Some pictures below of the extrusions. wall thickness for the 40x40mm (4-slot) Extrusions is 1.5mm. For the 80x40mm (6-slot) Extrusions its 3mm and for the large 80x80mm (8-slot) it's 4mm.
    Because of the "donor machines" having been built originally for Intel, I expect a high-quality material choice, but that's of little value if you use it in a different application of course.
    The machines where test-beds for light. They carried an 800x800mm aluminium plate (10mm thickness) on 1 axle with a large servo-motor to turn it around. (those servo's including the controllers will soon be up on eBay by the way).. Big machines at about 1.5 meters wide, 1 meter deep and almost 2 meters high.

    For me the only way to be sure is to use as much extrusions as possible and putting for example that Alu slab on top to ensure maximum possible rigidity for the base of the machine.
    After that it will be a matter of testing the precision and limits of the machine. A true Trial and Error process if you like.
    Given the size and what I hope to do with the machine, I think I will be ok, but far to early to say it for sure.

    Also 2 pictures of the fasteners.. Those alone are a real nice piece of work. Spring loaded balls in it so you can easily push them in and move them to position. Once there, they'll stay still and very easy to fasten a bracket or anything.
    Got hundreds of them with 3 or 4 different screw sizes.
    Screws, of course I got pretty much the same amount.

    So given all this, I can build a machine as strong as possible, but like to keep that within reason of course.
    If this first build will be good, I'm all for it to start another couple of builds and put them up for sale, as I have plenty of extrusions, aluminium parts and fittings to do just that.

    Cheers,
    Luc


    ok...pictures:

  11. #11
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    Re: Aluminium Gantry Router

    turns out we'll have a 3 day holiday next week.. Need to dive into all the parts at work and make sure I have stock at home to help me through the weekend..
    Hope to put in some hours on the machine and move it forward...
    Luc

  12. #12
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    Re: Aluminium Gantry Router

    I had a really long reply for you but then my computer crashed. The horrors of running beta software.

    In any even the extrusions you have look like 8020 or a knock off of 8020. Bosch would have larger holes in the center for bolting things up.

    As for machine structure it looks like you have enough materials to make a very rigid base no matter what. The gantry might be a problem depending upon how much of the larger sectioned tubing you have. If needed you can use multiple pieces and lash them together with some flat plate.
    Quote Originally Posted by Schuimpge View Post
    Hello Wizard, thanks for the input..appreciate.
    The problem I have is that for the aluminium I don't know the manufacturer. So it's really a matter of over-engineering it where-ever possible.
    I do know that the machines where the materials came from where built to order for Intel. We received them to dismantle and that's about it.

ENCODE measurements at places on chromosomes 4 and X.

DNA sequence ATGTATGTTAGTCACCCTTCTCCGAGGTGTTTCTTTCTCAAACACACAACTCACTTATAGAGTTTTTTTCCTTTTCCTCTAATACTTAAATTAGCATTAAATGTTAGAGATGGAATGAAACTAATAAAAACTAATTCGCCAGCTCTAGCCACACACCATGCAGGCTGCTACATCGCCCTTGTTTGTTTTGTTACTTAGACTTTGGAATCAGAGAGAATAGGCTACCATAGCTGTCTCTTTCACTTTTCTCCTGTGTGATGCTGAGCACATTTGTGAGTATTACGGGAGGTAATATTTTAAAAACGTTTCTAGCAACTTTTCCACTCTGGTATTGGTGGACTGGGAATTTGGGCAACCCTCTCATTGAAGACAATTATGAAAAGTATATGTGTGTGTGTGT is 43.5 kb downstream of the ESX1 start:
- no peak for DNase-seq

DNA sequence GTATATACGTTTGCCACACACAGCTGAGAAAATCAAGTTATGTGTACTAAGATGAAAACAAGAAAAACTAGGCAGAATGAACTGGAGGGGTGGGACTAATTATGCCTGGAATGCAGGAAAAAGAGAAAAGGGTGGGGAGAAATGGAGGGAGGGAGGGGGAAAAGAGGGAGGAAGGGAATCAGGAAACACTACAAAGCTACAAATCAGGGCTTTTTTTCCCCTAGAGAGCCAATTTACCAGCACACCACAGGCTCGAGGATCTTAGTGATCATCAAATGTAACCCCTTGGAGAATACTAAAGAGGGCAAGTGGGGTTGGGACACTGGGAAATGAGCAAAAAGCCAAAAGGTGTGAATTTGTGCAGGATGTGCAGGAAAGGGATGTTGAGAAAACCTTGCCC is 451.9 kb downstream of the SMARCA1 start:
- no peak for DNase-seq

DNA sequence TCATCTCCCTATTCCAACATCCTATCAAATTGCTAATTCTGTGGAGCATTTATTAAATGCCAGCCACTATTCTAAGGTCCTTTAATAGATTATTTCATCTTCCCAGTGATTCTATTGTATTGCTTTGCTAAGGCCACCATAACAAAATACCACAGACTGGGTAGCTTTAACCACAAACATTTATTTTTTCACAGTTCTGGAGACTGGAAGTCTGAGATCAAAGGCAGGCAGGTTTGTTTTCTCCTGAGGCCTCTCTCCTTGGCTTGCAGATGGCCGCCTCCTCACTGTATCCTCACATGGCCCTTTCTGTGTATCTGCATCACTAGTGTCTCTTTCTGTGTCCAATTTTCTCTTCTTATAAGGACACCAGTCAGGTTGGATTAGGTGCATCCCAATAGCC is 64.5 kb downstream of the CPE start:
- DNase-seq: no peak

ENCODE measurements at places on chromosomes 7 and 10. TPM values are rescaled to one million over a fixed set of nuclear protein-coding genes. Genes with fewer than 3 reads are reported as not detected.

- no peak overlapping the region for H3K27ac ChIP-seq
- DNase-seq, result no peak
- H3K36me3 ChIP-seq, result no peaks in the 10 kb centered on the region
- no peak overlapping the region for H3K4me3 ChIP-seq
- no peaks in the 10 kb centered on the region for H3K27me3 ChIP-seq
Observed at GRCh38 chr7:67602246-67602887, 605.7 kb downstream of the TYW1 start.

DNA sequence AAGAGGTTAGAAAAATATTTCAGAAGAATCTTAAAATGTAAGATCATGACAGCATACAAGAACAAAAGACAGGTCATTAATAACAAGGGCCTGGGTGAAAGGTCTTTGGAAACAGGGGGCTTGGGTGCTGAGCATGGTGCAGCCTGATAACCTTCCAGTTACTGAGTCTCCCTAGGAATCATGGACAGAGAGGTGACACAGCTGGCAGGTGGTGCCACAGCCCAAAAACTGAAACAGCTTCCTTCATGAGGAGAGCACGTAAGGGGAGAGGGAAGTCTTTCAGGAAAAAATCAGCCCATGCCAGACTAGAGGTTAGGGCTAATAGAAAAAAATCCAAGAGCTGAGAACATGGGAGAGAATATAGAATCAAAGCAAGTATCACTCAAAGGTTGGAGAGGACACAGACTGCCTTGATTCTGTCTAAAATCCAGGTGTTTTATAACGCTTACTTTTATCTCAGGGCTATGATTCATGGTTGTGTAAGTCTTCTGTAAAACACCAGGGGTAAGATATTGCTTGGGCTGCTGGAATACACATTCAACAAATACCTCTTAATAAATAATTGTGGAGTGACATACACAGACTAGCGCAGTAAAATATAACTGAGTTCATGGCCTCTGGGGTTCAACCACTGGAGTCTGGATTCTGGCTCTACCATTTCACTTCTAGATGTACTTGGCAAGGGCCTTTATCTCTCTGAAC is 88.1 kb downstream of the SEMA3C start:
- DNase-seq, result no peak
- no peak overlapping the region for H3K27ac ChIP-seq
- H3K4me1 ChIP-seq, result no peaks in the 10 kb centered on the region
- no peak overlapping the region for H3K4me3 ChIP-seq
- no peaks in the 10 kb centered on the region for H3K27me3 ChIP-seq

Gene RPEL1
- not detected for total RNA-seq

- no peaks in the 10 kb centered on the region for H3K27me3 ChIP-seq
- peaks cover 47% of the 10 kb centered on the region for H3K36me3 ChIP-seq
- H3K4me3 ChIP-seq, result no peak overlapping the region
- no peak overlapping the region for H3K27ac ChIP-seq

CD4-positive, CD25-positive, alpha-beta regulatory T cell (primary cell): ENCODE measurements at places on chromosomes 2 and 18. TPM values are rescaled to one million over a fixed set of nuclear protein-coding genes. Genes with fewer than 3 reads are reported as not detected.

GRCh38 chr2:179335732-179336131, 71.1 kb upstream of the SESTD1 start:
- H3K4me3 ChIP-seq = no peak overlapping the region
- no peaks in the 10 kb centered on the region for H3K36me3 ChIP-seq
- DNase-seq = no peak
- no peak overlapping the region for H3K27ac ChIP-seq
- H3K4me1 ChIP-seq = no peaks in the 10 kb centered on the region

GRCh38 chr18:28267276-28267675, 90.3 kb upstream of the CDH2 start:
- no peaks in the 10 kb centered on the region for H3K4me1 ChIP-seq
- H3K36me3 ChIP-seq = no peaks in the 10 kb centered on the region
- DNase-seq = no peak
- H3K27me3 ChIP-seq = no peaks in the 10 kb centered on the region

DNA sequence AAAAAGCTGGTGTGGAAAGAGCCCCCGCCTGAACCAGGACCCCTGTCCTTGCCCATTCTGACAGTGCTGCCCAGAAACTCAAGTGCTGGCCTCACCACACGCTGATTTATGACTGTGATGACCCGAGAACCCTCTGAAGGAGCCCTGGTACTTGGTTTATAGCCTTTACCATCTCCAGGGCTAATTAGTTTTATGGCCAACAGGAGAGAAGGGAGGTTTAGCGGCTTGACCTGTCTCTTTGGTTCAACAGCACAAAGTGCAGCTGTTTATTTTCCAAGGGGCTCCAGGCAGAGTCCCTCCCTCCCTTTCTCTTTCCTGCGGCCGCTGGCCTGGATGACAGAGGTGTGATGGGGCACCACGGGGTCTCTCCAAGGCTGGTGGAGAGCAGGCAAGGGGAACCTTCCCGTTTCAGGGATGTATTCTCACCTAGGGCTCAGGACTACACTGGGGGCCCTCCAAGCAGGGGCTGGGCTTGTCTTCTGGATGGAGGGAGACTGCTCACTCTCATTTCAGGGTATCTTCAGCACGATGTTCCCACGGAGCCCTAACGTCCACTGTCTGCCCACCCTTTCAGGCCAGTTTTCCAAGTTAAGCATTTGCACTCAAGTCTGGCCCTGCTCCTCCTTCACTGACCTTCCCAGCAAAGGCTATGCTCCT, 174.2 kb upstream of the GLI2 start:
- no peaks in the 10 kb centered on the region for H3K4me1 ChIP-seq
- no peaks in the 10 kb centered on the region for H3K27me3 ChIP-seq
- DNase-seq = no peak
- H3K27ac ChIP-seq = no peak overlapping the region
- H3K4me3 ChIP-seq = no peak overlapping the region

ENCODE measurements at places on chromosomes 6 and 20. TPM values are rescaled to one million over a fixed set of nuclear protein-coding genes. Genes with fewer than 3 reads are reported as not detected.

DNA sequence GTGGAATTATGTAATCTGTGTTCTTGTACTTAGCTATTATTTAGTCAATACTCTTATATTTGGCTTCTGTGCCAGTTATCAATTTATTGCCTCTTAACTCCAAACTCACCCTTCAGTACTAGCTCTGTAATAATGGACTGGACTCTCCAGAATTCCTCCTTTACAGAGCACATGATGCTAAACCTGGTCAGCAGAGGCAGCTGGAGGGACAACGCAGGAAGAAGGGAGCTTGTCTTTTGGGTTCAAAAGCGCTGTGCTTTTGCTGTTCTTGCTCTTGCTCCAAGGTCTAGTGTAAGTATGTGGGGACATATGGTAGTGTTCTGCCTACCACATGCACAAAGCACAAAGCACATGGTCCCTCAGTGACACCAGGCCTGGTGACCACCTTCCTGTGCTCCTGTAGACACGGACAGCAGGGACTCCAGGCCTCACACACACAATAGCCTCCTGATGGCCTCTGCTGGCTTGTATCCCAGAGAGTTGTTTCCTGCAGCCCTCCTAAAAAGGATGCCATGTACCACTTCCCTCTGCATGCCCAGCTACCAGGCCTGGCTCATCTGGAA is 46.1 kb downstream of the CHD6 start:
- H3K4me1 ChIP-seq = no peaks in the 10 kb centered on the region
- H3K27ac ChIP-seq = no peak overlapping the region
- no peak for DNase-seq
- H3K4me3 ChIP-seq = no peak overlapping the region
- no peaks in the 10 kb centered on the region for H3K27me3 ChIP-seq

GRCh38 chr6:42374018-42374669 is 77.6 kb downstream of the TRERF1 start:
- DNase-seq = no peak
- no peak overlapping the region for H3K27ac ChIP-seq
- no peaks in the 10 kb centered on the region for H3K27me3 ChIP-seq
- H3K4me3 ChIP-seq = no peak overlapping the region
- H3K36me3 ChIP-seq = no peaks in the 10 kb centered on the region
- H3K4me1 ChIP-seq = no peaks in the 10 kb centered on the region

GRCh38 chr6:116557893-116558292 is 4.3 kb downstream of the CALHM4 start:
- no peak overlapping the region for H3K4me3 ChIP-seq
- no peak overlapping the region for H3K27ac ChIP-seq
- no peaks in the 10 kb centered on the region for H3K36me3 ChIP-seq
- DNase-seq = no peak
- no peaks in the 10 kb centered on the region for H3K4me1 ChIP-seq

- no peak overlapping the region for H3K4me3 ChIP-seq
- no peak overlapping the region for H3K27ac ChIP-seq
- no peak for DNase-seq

Hard to tell where the extrusions came from, at least for me as a noob to this.
    There re so many manufactures that sometimes it is hard to tell. In this case an educated guess would be 8020.
    Some pictures below of the extrusions. wall thickness for the 40x40mm (4-slot) Extrusions is 1.5mm. For the 80x40mm (6-slot) Extrusions its 3mm and for the large 80x80mm (8-slot) it's 4mm.
    Because of the "donor machines" having been built originally for Intel, I expect a high-quality material choice, but that's of little value if you use it in a different application of course.
    The machines where test-beds for light. They carried an 800x800mm aluminium plate (10mm thickness) on 1 axle with a large servo-motor to turn it around. (those servo's including the controllers will soon be up on eBay by the way).. Big machines at about 1.5 meters wide, 1 meter deep and almost 2 meters high.
    Donor machines are great when you can find them. These machine can really justify using aluminum as it makes the material so much cheaper than buying new. Plus you get to sell what you don't use..
    For me the only way to be sure is to use as much extrusions as possible and putting for example that Alu slab on top to ensure maximum possible rigidity for the base of the machine.
    After that it will be a matter of testing the precision and limits of the machine. A true Trial and Error process if you like.
    Given the size and what I hope to do with the machine, I think I will be ok, but far to early to say it for sure.

    Also 2 pictures of the fasteners.. Those alone are a real nice piece of work. Spring loaded balls in it so you can easily push them in and move them to position. Once there, they'll stay still and very easy to fasten a bracket or anything.
    Got hundreds of them with 3 or 4 different screw sizes.
    Screws, of course I got pretty much the same amount.

    So given all this, I can build a machine as strong as possible, but like to keep that within reason of course.
    If this first build will be good, I'm all for it to start another couple of builds and put them up for sale, as I have plenty of extrusions, aluminium parts and fittings to do just that.

    Cheers,
    Luc


    ok...pictures: